Not until 1966-69 were bronze casts made of Ingebrigt Vik’s winning study, two of them, in fact: one now on display in the Vik Museum in Øystese, and the other outside Nils Henrik Abels hus on the Blindern campus of the University of Oslo.

 

HomeNews ArchiveCalendar Editor: Anne Marie Astad The Norwegian Academy of Science and Letters E-mail: dnva@onl

Foto: Fredrik Geving Bedsvaag, UKEN Foto

Kalle Jungkvist, Principal Consultant, WAN-IFRA & Senior Advisor, Schibsted, Sweden on stage at Driving Digital Revenue

 

Paul Schultz, Zach Dando-Thompson, Maria Cox, Penny Schibsted, Patti Haaheim

President Paul Zingg, Lori Hoffman, Provost Belle W. Y. Wei, Leslie Schibsted and Willie the Wildcat (left to right) during the Faculty and Staff Retirement Brunch at Warren’s Reception Center Thursday, August 14, 2014 in Chico, Calif.

(Jason Halley/University Photographer)

 

Medvirkende: Mathias Fischer (Bergens Tidende), Bernt Olufsen (Schibsted Media Group), Jette F. Christensen (Ap), Ib Thomsen (FrP), Frank Aarebrot (UiB).

 

Moderator: Arill Riise

 

Foto: Nordiske Mediedager

Medvirkende: Rolv Erik Ryssdal, konsernsjef Schibsted Media Group

 

Foto: Nordiske Mediedager

70th World News Media Congress, Estoril, Cascais, Portugal, 7 June, 2018 -Tina Stiegler, EVP people and Strategy, Schibsted Media Group, Norway, speaks at Keynotes: Leadership for Changing Times.

 

( Ricardo Lopes / WAN-IFRA )

"WORLD RECORD LEFSE"

This 9 foot 8 inch slab represents the size of the World Record Lefse baked on this site July 1, 1983, the year of Starbuck's centennial.

 

To commemorate the area's Scandinavian heritage, the Starbuck Chamber of Commerce initiated the novel idea of baking a huge lefse.

 

The Starbuck Lions Club accepted this challenge. The baking team members were: Maurice Amundson, John Gorder, Tilford Jergenson, Luverne Jorgenson, Larry Kittelson, Earl Larson, Chuck Wahlquist, and Maurice Walline.

 

The feat is recorded in Norway's Schibsted Book of Records.

70th World News Media Congress, Estoril, Cascais, Portugal, 7 June, 2018 - Atelach Alemu Argaw, Head of Data and Privacy at Schibsted Media Group, Sweden, speaks at AI is Here. It Should Be Your Secret Weapon!

 

( Ricardo Lopes / WAN-IFRA )

Medvirkende: Rian Liebenberg fra Schibsted

Foto: Freddy Foss, Nordiske Mediedager

Medvirkende: Rolv Erik Ryssdal, konsernsjef Schibsted Media Group

 

Foto: Nordiske Mediedager

Toys laid out before the Schibsted London office summer party.

Medvirkende: Rolv Erik Ryssdal, konsernsjef Schibsted Media Group

 

Foto: Nordiske Mediedager

Medvirkende: Mathias Fischer (Bergens Tidende), Bernt Olufsen (Schibsted Media Group), Jette F. Christensen (Ap), Ib Thomsen (FrP), Frank Aarebrot (UiB).

 

Moderator: Arill Riise

 

Foto: Nordiske Mediedager

Medvirkende: Mathias Fischer (Bergens Tidende), Bernt Olufsen (Schibsted Media Group), Jette F. Christensen (Ap), Ib Thomsen (FrP), Frank Aarebrot (UiB).

 

Moderator: Arill Riise

 

Foto: Nordiske Mediedager

Medvirkende: Mathias Fischer (Bergens Tidende), Bernt Olufsen (Schibsted Media Group), Jette F. Christensen (Ap), Ib Thomsen (FrP), Frank Aarebrot (UiB).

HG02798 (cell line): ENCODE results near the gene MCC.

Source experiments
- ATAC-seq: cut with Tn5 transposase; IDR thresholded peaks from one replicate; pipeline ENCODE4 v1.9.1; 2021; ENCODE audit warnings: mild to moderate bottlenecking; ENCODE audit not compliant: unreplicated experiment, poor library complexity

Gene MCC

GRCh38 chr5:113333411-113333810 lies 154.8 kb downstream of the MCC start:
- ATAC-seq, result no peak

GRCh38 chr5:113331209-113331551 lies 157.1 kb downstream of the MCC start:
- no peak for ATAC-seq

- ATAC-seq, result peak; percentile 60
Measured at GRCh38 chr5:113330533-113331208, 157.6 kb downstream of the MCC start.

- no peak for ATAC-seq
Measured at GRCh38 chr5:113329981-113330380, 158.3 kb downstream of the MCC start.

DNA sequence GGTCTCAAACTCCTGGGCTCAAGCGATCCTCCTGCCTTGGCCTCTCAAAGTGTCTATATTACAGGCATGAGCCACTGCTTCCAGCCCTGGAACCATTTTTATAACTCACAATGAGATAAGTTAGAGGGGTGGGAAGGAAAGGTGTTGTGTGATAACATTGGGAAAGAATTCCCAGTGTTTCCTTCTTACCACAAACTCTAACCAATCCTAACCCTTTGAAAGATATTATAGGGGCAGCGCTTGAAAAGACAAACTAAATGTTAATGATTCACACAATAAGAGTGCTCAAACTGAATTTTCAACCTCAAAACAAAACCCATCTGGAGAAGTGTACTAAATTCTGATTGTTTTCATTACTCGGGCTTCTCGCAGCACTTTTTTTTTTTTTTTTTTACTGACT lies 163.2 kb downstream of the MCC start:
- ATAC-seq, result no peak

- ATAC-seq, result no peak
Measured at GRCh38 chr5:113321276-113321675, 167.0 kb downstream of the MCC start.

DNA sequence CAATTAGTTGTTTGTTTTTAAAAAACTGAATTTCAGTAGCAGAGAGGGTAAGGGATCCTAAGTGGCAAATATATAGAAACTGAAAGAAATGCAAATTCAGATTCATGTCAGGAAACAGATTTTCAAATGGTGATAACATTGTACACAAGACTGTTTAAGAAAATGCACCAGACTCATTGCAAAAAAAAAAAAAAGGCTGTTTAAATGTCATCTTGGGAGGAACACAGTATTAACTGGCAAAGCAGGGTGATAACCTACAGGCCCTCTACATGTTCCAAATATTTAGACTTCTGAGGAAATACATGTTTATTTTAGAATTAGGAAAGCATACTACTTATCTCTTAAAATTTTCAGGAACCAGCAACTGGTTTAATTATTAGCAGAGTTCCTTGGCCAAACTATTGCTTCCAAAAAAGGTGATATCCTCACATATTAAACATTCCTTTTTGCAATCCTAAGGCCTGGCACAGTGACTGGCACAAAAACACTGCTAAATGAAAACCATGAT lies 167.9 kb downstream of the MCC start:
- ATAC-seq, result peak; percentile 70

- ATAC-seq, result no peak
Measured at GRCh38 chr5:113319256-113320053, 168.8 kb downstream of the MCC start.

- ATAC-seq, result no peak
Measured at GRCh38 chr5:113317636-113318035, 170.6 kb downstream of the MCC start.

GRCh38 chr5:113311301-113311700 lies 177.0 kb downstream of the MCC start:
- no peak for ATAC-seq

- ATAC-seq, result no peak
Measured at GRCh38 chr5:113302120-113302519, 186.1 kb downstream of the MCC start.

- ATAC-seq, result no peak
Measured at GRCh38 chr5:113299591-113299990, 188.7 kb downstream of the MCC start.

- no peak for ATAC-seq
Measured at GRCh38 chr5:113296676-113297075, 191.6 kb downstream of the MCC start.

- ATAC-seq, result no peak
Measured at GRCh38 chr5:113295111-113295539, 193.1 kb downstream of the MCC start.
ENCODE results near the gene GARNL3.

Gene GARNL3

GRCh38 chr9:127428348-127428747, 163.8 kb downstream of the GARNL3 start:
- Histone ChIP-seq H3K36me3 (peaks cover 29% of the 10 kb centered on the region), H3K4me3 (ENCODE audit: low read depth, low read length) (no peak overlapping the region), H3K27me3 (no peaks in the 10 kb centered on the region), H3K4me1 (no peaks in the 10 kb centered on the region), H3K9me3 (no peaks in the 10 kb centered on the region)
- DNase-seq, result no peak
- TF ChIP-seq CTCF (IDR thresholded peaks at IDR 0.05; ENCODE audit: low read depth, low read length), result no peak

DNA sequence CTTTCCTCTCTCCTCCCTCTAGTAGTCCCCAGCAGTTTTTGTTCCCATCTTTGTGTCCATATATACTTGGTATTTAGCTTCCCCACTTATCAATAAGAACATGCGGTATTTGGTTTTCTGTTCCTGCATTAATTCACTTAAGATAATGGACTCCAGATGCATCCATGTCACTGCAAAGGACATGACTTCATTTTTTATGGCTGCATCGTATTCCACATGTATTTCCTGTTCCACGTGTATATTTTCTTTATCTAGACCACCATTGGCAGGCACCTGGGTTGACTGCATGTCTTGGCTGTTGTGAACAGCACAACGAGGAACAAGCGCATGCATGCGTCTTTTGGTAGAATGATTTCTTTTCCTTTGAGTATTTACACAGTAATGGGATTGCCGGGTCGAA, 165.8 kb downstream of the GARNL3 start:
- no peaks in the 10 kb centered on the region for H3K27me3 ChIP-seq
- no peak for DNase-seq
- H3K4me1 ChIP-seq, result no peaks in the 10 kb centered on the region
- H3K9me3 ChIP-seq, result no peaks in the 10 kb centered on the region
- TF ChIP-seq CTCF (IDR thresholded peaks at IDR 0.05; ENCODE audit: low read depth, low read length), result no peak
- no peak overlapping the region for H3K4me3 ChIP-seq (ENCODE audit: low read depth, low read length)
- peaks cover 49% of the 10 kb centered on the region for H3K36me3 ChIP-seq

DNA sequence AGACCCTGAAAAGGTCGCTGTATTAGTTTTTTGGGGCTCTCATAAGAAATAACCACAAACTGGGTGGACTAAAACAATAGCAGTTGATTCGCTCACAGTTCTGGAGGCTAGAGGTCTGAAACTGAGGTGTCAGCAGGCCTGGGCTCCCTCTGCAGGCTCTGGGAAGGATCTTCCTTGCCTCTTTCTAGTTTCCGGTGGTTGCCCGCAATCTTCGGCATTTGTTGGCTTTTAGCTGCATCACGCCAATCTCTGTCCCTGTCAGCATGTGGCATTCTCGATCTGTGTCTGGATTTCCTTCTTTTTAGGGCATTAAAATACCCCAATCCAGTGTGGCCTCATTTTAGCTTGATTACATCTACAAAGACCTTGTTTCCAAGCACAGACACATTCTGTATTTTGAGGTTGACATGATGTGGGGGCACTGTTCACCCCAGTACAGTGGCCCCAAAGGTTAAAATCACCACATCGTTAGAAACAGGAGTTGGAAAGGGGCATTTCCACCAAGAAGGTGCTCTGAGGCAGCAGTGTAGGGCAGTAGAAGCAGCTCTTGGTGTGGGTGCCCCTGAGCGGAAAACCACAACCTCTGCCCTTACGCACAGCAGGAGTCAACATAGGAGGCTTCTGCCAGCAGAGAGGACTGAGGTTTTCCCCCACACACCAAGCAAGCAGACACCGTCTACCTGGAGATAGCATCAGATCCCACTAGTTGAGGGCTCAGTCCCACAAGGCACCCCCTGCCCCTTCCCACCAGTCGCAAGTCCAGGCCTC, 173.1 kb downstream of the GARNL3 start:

Moderator: Arill Riise

 

Foto: Nordiske Mediedager

Foto: Fredrik Geving Bedsvaag, UKEN Foto

Medvirkende: Mathias Fischer (Bergens Tidende), Bernt Olufsen (Schibsted Media Group), Jette F. Christensen (Ap), Ib Thomsen (FrP), Frank Aarebrot (UiB).

 

Moderator: Arill Riise

 

Foto: Nordiske Mediedager

Medvirkende: Mathias Fischer (Bergens Tidende), Bernt Olufsen (Schibsted Media Group), Jette F. Christensen (Ap), Ib Thomsen (FrP), Frank Aarebrot (UiB).

 

Moderator: Arill Riise

 

Foto: Nordiske Mediedager

Medvirkende: Mathias Fischer (Bergens Tidende), Bernt Olufsen (Schibsted Media Group), Jette F. Christensen (Ap), Ib Thomsen (FrP), Frank Aarebrot (UiB).

 

Moderator: Arill Riise

 

Foto: Nordiske Mediedager

Medvirkende: Mathias Fischer (Bergens Tidende), Bernt Olufsen (Schibsted Media Group), Jette F. Christensen (Ap), Ib Thomsen (FrP), Frank Aarebrot (UiB).

 

Moderator: Arill Riise

 

Foto: Nordiske Mediedager

Medvirkende: Mathias Fischer (Bergens Tidende), Bernt Olufsen (Schibsted Media Group), Jette F. Christensen (Ap), Ib Thomsen (FrP), Frank Aarebrot (UiB).

 

Moderator: Arill Riise

 

Foto: Nordiske Mediedager

Medvirkende: Mathias Fischer (Bergens Tidende), Bernt Olufsen (Schibsted Media Group), Jette F. Christensen (Ap), Ib Thomsen (FrP), Frank Aarebrot (UiB).

 

Moderator: Arill Riise

 

Foto: Nordiske Mediedager

Medvirkende: Mathias Fischer (Bergens Tidende), Bernt Olufsen (Schibsted Media Group), Jette F. Christensen (Ap), Ib Thomsen (FrP), Frank Aarebrot (UiB).

 

Moderator: Arill Riise

 

Foto: Nordiske Mediedager

Medvirkende: Mathias Fischer (Bergens Tidende), Bernt Olufsen (Schibsted Media Group), Jette F. Christensen (Ap), Ib Thomsen (FrP), Frank Aarebrot (UiB).

 

Moderator: Arill Riise

 

Foto: Nordiske Mediedager

Medvirkende: Rolv Erik Ryssdal, konsernsjef Schibsted Media Group

 

Foto: Nordiske Mediedager

The panel: Michiel Kotting

Accel Partners; Fredrik Cassel, Creandum; Miriam Grut Norrby, Schibsted; and Daniel Waterhouse, Wellington Partners

Medvirkende: Mathias Fischer (Bergens Tidende), Bernt Olufsen (Schibsted Media Group), Jette F. Christensen (Ap), Ib Thomsen (FrP), Frank Aarebrot (UiB).

 

Moderator: Arill Riise

 

Foto: Nordiske Mediedager